The divisive side effects of mass migration are being felt across the continent, from violence in Scandinavia to community tension in central Europe, but now some migrants are beginning to feel the heat themselves.
As many native Europeans continue to voice opposition to doctrinal mass immigration, Agence France-Presse (AFP) reports the comments of one migrant interviewed in Germany who admitted sensationally they had rescinded their application for asylum.
Speaking in broken English to the news agency, the migrant who refused to give their full name presented a letter written in both German and Arabic, which he said had been submitted to the German government to formally terminate his application, and said “I want to return to Syria — very afraid here”.
Speaking from his refuge centre in Freital, the controversial hotel conversion which was created with zero notice and from which locals have been banned from approaching, ‘Taher’ told AFP “I come from Syria because I was afraid — but here big afraid”.
Resentful of the government decision to turn their town centre into a refugee centre by buying up and re-purposing the former Hotel Leonardo without giving notice or inviting them to participate in a consultation process, Freital locals proceeded to protest outside the centre after work every night. As Breitbart London reported earlier this month, German police have cracked down hard on the protests and even declared the town to be under a state of emergency, giving them wide-ranging powers to prevent people from being out on the streets.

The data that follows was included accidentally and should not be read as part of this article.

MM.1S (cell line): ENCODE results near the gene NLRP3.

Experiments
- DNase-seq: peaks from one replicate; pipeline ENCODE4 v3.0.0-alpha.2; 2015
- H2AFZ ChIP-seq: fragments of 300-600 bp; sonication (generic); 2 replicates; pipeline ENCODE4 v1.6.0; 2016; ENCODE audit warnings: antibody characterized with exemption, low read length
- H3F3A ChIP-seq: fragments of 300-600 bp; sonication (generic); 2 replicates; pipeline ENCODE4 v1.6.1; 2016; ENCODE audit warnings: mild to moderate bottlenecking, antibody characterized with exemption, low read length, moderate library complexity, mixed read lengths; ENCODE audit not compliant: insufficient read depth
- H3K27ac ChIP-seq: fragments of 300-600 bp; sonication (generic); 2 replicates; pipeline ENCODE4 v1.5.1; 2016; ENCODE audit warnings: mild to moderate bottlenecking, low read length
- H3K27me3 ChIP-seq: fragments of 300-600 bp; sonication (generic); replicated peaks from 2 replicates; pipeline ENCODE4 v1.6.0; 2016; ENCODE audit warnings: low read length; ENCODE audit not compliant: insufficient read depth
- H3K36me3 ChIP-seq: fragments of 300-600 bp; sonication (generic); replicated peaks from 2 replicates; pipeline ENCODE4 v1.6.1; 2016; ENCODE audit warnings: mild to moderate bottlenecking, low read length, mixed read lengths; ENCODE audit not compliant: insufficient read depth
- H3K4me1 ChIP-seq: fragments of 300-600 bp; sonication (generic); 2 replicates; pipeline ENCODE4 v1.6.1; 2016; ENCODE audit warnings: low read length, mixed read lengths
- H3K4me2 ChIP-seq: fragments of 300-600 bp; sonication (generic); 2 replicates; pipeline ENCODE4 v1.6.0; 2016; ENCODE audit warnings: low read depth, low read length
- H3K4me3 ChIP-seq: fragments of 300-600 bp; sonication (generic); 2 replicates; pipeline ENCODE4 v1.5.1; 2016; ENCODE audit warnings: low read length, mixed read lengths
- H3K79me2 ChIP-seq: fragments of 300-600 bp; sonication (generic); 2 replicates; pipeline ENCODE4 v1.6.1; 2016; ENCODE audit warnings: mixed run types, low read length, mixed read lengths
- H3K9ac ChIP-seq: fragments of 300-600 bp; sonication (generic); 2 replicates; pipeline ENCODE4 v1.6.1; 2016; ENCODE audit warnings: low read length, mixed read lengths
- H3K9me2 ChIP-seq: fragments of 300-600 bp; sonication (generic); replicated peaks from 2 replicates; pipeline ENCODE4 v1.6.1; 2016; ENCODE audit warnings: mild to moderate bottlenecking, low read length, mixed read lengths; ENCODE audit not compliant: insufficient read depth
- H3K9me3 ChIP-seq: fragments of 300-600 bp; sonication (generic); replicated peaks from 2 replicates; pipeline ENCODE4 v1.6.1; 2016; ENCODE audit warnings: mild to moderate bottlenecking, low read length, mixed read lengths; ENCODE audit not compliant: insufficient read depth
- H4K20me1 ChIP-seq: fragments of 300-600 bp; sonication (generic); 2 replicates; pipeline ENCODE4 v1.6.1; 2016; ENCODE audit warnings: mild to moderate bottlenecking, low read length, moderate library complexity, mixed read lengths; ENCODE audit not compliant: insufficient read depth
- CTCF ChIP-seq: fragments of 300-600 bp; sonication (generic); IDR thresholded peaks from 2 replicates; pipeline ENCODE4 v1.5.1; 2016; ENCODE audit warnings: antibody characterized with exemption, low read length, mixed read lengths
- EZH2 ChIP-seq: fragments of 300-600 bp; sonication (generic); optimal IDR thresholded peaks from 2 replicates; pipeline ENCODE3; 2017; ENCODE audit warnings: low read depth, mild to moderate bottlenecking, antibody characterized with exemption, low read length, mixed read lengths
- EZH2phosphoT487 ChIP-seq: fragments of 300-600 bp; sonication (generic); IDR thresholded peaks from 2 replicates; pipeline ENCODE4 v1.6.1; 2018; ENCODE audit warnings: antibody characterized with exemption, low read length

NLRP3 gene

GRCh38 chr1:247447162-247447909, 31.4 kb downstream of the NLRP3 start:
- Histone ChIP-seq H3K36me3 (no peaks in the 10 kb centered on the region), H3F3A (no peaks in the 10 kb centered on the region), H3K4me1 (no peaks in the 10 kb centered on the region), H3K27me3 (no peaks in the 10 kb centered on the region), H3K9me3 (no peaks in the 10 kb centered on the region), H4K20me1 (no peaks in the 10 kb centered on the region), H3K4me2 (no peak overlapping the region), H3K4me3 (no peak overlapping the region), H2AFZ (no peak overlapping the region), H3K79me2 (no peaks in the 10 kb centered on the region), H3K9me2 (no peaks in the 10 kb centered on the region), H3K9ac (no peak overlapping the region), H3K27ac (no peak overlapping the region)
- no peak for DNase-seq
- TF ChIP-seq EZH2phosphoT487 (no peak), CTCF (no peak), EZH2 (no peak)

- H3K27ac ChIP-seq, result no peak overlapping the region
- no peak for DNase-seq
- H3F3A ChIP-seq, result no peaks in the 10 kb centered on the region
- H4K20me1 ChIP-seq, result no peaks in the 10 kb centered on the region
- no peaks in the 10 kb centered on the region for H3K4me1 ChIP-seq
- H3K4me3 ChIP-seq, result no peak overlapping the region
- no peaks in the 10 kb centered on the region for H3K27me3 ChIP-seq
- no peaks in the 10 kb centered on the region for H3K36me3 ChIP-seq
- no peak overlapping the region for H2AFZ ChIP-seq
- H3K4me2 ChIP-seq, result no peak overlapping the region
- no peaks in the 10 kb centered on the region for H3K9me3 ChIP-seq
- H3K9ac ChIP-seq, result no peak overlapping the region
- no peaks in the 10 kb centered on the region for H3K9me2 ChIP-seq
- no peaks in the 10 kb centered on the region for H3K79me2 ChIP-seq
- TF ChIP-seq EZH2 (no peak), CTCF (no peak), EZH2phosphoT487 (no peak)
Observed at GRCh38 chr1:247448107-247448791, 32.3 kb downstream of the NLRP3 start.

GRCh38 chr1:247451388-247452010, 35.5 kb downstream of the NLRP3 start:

Germany isn’t the only European country where recent migrants are beginning to question whether coming to foreign lands was really such a good idea. Breitbart London reported this week on the the deteriorating situation in Malmö, Sweden, where ethnic gang violence has blighted the city with regular knife, gun, arson, and grenade attacks. Malmö police admit they are totally overwhelmed, with one third of all officers now on leave from the high-stress job, with police stations, court buildings, and social security favourite targets for the immigrant gangs.
One man, 28-year-old ‘Ahmed’ narrowly avoided being killed this week when a grenade exploded just yards away from him. He said the explosion took him by surprise, as he was the only person in the street at the time and he had seen no cars.
Speaking to local paper Afton Bladet ‘Ahmed’ said: “The explosion was powerful and made it howl in your ears. First, I looked at myself to see if there were any injuries. There was nothing but I had ear pain in a couple of minutes”. He said living in Malmö, which had suffered four grenade attacks in five days and thirty in total since January, was like being back from his home country Syria.
The city is basically a law unto itself. The black market thrives, prices are rock-bottom compared to the rest of Sweden as nobody pays their taxes, clubs and social spots never close and obey no licensing laws. A recent Afton Bladet editorial describes it as a “den of thieves” where there’s not “a snowball’s chance in hell” that the money changing hands for even mundane things like food isn’t black market and helps sustain the city’s murderous, tribal gangs.
As European cities become as the cities of their new inhabitants homelands are, perhaps it is worth asking: has multiculturalism succeeded in places like Germany and Sweden, where it sets men against men?
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